In April, my downloads seem to skyrocket. The addition of new images to my portfolios, additional agencies, and obviously the season between Easter and the summer break added up to a strong growth in image downloads. The royalties are a little behind with more small and sub sales but still they are growing well. My target is to beat last year’s royalties in June for the first time and I’m on track to that.
But now I am questioning myself what the best way of comparing between exclusive sales in the past and independent sales in the present: The most simple way is just to look at the monthly spread sheet, compare how much money is coming in and compare it to what came in last year at the same time.
Then again, I have seen significant drops in my royalties between 2010 and 2012. Based on those trends, I would have to assume that the drop would continue in 2013 and to make a fair comparison, I’d need to account for about 20 or 25 per cent less than I had made before. This could have likely been my royalties this year had I stayed exclusively. If that was the case, I would be better off already because that’s what I’m at right now – but with a positive trend this year.
On the other hand, I am adding new images to my portfolio that never made it to an agency before. Some of it started selling pretty consistently on several agencies, so it might have made me more money at higher prices if I was still an exclusive contributor. I somehow doubt that because those images are the “typical microstock images” that iStock seems to have grown out of. They are getting good sales at low prices and subscriptions but probably people would not have paid $20 for a large resolution of these.
Also, I will soon reach a point when my total portfolio will be much larger than ever. Is it still fair to say “now I’m better off than before” just because more images are likely to get more sales? People suggest to account for “Return per Image” (RPI) which just means “how much money do I make divided by the images I have in my portfolio”. Yes, that can be a good number to compare because it gives an indication how much can be earned in the future if x images will be added. However, it’s not the total truth because a) it can be easily manipulated by deleting images that don’t sell well; b) it does not account for the age of your portfolio as older images might lose sales over time. If I had 1,000 images uploaded over the course of 5 years, 600 of them are older than two years now and far less likely to gather new sales than a portfolio of 1,000 images uploaded within the last six months.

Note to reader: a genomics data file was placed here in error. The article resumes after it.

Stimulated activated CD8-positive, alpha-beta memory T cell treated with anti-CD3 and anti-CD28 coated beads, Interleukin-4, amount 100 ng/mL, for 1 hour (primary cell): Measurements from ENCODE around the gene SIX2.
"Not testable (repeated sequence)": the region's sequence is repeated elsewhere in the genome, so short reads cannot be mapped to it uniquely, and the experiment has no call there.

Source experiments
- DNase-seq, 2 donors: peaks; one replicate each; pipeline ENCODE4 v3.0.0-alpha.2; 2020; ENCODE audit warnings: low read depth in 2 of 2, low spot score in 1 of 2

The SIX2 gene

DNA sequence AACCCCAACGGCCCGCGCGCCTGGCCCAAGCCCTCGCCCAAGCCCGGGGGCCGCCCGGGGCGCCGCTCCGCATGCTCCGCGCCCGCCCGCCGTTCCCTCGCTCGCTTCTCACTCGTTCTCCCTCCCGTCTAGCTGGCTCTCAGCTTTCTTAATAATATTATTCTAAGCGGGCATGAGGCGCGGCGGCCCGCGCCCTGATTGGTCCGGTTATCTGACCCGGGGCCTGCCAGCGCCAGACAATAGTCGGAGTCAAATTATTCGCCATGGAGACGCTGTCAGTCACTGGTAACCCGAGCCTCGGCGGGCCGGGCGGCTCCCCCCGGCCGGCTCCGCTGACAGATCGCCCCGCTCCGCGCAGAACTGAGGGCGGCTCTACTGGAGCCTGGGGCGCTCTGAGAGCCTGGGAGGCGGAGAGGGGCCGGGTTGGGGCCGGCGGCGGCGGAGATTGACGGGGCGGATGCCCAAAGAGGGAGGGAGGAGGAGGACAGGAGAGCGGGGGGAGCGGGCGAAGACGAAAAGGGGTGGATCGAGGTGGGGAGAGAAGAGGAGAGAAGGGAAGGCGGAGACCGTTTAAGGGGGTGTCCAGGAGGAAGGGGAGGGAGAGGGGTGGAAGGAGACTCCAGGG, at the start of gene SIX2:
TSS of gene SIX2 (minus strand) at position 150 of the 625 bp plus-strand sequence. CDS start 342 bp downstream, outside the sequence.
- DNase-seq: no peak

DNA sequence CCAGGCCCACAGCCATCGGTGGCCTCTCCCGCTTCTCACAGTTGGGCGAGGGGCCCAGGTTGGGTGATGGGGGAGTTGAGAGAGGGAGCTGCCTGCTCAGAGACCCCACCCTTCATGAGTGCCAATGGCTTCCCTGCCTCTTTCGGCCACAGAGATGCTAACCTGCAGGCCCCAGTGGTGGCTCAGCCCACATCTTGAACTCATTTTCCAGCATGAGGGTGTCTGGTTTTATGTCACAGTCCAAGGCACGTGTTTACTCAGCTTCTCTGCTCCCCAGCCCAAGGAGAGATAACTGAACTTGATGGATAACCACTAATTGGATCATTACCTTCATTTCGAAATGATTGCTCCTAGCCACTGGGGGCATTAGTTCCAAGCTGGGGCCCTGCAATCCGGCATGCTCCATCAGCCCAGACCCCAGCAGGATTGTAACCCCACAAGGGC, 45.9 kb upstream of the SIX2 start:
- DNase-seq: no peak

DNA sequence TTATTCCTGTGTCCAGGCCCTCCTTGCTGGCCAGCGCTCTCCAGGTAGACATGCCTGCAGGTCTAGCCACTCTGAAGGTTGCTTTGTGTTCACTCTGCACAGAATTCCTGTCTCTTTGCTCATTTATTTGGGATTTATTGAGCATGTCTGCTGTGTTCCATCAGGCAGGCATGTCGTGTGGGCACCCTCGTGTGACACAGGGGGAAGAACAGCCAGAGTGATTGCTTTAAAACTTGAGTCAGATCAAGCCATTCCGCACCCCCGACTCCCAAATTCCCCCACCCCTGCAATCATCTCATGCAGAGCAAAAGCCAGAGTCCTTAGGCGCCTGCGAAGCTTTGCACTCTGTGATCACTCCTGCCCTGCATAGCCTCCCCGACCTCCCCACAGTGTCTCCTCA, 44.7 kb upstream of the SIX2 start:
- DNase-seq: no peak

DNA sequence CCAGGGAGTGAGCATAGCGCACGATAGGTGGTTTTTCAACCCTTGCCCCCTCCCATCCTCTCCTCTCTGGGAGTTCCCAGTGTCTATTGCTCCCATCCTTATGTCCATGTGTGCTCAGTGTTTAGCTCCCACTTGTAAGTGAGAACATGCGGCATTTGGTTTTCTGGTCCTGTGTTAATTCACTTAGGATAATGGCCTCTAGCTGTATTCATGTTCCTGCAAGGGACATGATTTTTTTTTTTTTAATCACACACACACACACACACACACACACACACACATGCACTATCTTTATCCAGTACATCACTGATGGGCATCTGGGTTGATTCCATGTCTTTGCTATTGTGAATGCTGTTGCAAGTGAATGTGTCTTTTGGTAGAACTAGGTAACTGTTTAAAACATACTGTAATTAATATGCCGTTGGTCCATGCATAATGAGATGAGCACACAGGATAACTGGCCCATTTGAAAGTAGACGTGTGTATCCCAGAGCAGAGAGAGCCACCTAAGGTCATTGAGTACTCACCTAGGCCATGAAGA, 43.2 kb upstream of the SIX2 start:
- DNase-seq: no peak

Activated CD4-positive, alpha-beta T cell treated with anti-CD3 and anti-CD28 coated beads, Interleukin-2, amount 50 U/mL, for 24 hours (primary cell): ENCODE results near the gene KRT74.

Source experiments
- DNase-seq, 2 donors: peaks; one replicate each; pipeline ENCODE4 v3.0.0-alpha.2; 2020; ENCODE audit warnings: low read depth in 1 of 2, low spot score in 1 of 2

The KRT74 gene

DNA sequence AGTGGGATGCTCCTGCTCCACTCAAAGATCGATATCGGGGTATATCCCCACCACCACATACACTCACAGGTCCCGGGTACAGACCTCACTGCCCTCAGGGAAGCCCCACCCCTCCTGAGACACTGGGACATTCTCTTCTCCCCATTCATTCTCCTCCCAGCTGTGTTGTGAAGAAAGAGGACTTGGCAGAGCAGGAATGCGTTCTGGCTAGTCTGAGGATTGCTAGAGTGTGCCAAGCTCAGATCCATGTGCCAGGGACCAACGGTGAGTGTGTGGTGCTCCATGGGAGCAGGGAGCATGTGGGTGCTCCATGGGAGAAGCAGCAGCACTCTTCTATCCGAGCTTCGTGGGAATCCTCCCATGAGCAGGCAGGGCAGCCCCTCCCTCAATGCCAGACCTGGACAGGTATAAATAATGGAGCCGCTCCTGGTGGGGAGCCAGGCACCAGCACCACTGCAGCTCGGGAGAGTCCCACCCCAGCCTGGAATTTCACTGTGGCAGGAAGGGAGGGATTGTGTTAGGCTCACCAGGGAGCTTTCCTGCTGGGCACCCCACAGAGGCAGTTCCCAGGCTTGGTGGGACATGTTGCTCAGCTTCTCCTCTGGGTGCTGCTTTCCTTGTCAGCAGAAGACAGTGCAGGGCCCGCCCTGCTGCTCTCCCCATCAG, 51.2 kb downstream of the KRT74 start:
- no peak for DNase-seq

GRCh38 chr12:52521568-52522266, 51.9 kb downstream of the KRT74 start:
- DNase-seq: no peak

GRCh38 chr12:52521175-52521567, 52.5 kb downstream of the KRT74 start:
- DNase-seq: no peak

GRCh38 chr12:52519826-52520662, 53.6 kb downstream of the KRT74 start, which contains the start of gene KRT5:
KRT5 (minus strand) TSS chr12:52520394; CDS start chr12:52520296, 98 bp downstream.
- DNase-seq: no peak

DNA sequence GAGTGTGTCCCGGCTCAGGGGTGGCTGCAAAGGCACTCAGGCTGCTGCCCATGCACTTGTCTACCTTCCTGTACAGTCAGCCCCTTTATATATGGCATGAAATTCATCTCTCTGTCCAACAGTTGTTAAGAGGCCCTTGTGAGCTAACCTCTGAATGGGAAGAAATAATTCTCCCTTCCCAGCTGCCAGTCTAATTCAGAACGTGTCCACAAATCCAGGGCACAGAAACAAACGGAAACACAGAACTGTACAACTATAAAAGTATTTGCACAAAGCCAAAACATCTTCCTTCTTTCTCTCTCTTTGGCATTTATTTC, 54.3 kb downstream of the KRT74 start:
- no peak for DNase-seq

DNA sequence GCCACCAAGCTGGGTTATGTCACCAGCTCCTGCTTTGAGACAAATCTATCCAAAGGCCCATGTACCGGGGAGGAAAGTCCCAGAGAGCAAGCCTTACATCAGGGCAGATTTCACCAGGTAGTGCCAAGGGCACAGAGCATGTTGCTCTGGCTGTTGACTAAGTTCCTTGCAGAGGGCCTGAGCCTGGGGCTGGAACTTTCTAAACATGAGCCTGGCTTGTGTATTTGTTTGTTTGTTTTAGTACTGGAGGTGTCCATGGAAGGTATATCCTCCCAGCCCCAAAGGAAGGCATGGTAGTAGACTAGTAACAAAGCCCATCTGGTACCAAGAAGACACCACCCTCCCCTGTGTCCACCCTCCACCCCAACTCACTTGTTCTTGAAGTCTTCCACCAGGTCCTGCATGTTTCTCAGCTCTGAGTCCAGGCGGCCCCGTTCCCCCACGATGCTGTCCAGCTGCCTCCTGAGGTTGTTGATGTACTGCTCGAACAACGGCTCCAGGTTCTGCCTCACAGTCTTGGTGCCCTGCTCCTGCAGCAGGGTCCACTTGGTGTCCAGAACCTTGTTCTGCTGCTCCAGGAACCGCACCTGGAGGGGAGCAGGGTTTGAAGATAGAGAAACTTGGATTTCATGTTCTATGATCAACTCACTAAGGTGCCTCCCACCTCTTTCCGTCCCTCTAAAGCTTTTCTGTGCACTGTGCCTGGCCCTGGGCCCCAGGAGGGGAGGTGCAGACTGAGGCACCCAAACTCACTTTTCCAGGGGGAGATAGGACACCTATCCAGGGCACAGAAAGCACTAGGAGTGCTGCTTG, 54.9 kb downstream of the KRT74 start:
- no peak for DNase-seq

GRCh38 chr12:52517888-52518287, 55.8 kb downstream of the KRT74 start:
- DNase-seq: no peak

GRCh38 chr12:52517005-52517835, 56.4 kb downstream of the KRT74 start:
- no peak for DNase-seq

Well, I don’t have a perfect solution. There never will be an honest answer to the “what if” questions as we can’t go down two roads at the same time. How would I be off now financially if I was still an iStock exclusive contributor? I will never find out. I just know that I am very optimistic to return to a path of growth in royalties very soon; I am very confident that I will make more money from image licenses in 2014 than what I made in 2012. With some luck it could even happen this year already. My goal is still to eventually reach new record months, and I have returned to a positive attitude towards that goal which I had lost in the past two years.
In the end, all that counts is the amount of money arriving on my bank account. “What if” won’t pay the bills.